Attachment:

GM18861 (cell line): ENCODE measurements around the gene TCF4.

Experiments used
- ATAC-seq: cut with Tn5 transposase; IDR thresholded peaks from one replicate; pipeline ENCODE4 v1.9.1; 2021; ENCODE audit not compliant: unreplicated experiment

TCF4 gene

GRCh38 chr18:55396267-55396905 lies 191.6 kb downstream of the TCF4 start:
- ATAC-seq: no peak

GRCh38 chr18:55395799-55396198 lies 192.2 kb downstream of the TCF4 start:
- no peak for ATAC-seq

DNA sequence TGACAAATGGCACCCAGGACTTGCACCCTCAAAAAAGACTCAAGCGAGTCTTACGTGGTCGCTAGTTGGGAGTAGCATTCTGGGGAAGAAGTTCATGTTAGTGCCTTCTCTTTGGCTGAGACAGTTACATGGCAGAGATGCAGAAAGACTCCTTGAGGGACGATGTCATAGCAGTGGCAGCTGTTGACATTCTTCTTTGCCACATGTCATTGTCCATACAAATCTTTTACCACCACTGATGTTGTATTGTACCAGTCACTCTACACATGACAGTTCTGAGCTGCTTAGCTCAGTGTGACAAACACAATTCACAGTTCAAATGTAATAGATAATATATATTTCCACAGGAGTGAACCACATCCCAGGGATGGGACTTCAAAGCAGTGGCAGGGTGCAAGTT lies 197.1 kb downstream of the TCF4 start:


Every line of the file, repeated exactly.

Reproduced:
GM18861 (cell line): ENCODE measurements around the gene TCF4.

Experiments used
- ATAC-seq: cut with Tn5 transposase; IDR thresholded peaks from one replicate; pipeline ENCODE4 v1.9.1; 2021; ENCODE audit not compliant: unreplicated experiment

TCF4 gene

GRCh38 chr18:55396267-55396905 lies 191.6 kb downstream of the TCF4 start:
- ATAC-seq: no peak

GRCh38 chr18:55395799-55396198 lies 192.2 kb downstream of the TCF4 start:
- no peak for ATAC-seq

DNA sequence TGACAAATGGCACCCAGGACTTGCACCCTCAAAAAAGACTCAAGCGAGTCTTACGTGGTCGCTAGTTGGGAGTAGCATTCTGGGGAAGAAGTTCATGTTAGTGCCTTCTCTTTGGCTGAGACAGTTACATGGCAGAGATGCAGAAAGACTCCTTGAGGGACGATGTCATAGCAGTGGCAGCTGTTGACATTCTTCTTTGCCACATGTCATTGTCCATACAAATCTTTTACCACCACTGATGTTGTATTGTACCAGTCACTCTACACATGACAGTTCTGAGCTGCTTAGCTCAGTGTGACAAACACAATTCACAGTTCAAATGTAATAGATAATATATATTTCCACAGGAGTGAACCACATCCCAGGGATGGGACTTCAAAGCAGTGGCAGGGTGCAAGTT lies 197.1 kb downstream of the TCF4 start: